Mali In Crisis Fractures Along Twin Fault Lines
Filed by KOSU News in World News.
August 7, 2012
A rebellion in northern Mali, followed by a military coup in the south, has shattered the veneer of stability in the country that had been hailed for 20 years as a model democracy in turbulent West Africa.
Now Mali is facing twin crises, prompting regional and international fears that the north — currently controlled by extremist Islamist rebels — is a terrorist safe haven. And the politicians who are meant to be fixing the problems are mired in bickering.
Mali’s interim president, Dioncounda Traore, says his priority is to liberate the Sahara Desert nation’s northern region and drive out al-Qaida-linked extremists, who after a rebellion that began in March now command a vast zone the size of Texas.
At the end of July, Traore flew home to the Malian capital, Bamako, from Paris, where he spent two months recuperating after being beaten in May by supporters of the coup. And, says commentator Adam Thiam, the north is just one of the problems facing Traore.
“Mali is not out of danger. In the north of the country, you have jihadists. You have no army,” he says. “If the right mediation, right negotiations and the right steps are not taken, one cannot exclude a civil war in Mali. You can’t rule it out.”
The al-Qaida-affiliated Islamists now controlling northern Mali have imposed strict Islamic law; a couple accused of adultery was recently stoned to death. And the Islamists have destroyed World Heritage sites, including the sacred tombs of revered Sufi saints, in Timbuktu.
Mali is overwhelmingly Muslim. Imam Mohamed Toure studied Islam in Saudi Arabia for five years. At his mosque in Bamako, he condemns what he describes as the desecration of the Timbuktu mausoleums.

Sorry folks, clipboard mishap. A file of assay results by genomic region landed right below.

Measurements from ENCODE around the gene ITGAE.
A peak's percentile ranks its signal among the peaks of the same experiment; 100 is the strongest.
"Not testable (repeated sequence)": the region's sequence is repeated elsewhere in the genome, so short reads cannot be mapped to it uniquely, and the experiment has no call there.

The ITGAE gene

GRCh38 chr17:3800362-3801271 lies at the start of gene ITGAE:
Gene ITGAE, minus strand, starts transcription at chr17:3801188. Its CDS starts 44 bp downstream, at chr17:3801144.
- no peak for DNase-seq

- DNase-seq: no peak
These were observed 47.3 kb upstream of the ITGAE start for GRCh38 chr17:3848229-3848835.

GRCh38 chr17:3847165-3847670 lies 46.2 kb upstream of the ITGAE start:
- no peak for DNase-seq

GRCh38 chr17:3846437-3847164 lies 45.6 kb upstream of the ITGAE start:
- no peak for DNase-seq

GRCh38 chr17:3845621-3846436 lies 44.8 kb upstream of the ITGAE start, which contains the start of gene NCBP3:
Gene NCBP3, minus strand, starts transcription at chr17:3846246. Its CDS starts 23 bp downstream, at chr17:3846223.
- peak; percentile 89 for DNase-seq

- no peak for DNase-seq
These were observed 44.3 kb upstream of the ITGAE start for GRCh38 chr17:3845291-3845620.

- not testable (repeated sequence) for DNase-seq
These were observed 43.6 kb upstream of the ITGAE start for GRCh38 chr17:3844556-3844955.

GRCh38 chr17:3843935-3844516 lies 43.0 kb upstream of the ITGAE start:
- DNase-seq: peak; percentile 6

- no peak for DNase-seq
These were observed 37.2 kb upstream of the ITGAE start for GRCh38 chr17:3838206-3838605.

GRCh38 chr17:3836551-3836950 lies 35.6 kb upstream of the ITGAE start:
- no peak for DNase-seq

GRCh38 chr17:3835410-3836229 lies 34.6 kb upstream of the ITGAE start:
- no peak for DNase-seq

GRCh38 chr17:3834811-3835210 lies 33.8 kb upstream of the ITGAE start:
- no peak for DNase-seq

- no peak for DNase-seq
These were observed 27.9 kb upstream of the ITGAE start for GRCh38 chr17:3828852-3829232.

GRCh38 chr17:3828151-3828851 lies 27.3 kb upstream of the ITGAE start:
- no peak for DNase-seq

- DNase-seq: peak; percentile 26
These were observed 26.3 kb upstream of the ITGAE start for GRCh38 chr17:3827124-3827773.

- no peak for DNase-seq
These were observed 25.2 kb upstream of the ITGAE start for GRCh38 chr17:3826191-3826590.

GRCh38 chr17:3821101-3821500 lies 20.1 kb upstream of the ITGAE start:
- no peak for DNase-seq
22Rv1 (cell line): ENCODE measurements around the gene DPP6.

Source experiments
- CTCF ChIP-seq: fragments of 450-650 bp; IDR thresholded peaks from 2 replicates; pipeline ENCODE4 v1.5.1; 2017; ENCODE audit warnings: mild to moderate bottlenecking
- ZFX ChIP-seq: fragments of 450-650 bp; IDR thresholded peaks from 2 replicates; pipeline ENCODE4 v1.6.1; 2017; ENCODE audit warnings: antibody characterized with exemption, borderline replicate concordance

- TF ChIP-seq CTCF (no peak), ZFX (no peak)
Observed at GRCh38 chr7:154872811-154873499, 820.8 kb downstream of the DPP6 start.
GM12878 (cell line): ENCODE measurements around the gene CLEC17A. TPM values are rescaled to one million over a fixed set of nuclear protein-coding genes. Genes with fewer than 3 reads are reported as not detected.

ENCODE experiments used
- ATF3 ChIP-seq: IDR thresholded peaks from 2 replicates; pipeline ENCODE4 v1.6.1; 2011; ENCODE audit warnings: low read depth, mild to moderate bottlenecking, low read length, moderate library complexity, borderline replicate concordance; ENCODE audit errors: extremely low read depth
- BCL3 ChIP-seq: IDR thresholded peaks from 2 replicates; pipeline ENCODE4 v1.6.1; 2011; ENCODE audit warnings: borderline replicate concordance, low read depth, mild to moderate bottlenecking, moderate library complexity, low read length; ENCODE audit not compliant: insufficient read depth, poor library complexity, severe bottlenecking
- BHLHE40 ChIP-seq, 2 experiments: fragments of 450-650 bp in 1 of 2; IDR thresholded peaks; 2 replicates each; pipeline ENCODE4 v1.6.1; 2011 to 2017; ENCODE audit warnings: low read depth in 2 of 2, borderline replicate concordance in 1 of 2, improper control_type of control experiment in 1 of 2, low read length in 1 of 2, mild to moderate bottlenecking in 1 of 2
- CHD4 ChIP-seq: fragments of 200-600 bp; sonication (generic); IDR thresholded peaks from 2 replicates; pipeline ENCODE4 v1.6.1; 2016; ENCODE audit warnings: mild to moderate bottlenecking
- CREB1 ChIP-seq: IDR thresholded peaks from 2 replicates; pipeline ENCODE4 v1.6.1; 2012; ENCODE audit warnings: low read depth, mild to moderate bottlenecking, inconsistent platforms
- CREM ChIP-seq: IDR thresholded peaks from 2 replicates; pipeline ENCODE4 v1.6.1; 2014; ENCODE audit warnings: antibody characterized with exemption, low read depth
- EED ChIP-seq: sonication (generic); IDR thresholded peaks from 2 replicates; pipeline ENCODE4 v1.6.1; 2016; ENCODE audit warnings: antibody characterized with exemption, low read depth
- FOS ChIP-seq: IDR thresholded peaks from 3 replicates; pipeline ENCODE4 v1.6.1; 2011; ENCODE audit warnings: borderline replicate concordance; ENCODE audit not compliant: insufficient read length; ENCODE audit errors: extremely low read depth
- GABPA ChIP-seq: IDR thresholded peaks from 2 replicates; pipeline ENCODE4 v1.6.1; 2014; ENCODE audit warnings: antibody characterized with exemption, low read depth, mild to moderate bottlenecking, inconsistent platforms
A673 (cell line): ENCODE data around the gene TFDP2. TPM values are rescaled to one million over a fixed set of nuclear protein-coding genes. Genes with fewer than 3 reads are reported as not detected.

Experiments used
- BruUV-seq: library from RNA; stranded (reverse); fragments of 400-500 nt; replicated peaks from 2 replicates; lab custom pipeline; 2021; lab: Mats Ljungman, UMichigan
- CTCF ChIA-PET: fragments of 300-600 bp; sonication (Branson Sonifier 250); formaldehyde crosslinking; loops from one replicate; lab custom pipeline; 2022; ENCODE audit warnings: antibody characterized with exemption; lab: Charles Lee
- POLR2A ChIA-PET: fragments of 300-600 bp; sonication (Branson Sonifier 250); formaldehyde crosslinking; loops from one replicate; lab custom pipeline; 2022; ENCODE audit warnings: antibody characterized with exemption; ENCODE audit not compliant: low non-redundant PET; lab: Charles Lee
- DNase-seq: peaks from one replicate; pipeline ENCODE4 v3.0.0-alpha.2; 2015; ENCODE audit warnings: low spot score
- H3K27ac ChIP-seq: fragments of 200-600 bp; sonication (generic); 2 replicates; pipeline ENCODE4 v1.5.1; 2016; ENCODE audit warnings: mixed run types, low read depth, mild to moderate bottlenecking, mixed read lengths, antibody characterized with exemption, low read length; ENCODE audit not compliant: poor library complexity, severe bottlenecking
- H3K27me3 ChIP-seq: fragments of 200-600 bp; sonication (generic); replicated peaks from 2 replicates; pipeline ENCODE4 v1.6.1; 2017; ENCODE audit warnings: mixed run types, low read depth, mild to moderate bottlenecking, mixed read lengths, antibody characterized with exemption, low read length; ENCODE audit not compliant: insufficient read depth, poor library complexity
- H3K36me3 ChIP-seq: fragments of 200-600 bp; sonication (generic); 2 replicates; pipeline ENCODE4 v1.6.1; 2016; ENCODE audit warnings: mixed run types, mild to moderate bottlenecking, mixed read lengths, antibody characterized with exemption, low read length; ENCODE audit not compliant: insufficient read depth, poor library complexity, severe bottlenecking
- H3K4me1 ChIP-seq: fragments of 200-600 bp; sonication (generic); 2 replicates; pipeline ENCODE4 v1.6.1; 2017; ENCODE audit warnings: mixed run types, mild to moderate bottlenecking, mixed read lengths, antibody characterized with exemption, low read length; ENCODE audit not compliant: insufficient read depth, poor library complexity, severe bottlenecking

“Yes, I want Mali to become a Shariah nation, but Islamic law should not be imposed by men armed with guns. That’s wrong. Only military intervention will push them out,” Toure says. “Inshallah, God willing, Shariah will find its own way into Mali.”
But the Islamists’ occupation of Mali’s strategic northern cities is just one problem facing the interim government. In the capital, human rights groups accuse ex-junta soldiers of gross violations. Former members of the presidential guard, who failed in their counter-coup bid, have been detained and reportedly tortured. And there have been attacks and death threats against journalists.
Demanding an end to the harassment, media workers descended on the streets of Bamako in protest in July. Makan Kone, who heads Mali’s press club, was among them.
“We are obliged to do something — talk to the authorities, that our freedom is not negotiable. The government is managing nothing. The junta is behind everything that happens in this country,” Kone says. “The government is doing nothing.”
Many Malians, like Makoro Coulibaly, are apprehensive. They thought they’d left the days of conflict behind years ago. Shopping in Bamako’s muddy Badalabougou market, for food to break the Muslim Ramadan fast, Coulibaly appealed to the government to act.
“We must unite. … We must join hands to help our sisters and mothers and friends who live in the north of our country. We want peace,” she says.
And it’s the rebellion in the north most Malians — and Mali’s allies — are worrying about. The U.S. is concerned that the extremists have established a sanctuary for al-Qaida and its affiliates in the troubled desert sands of northern Mali. The West African bloc wants to deploy regional troops to the north. For now, though, it’s unclear whether military intervention is the answer. [Copyright 2012 National Public Radio]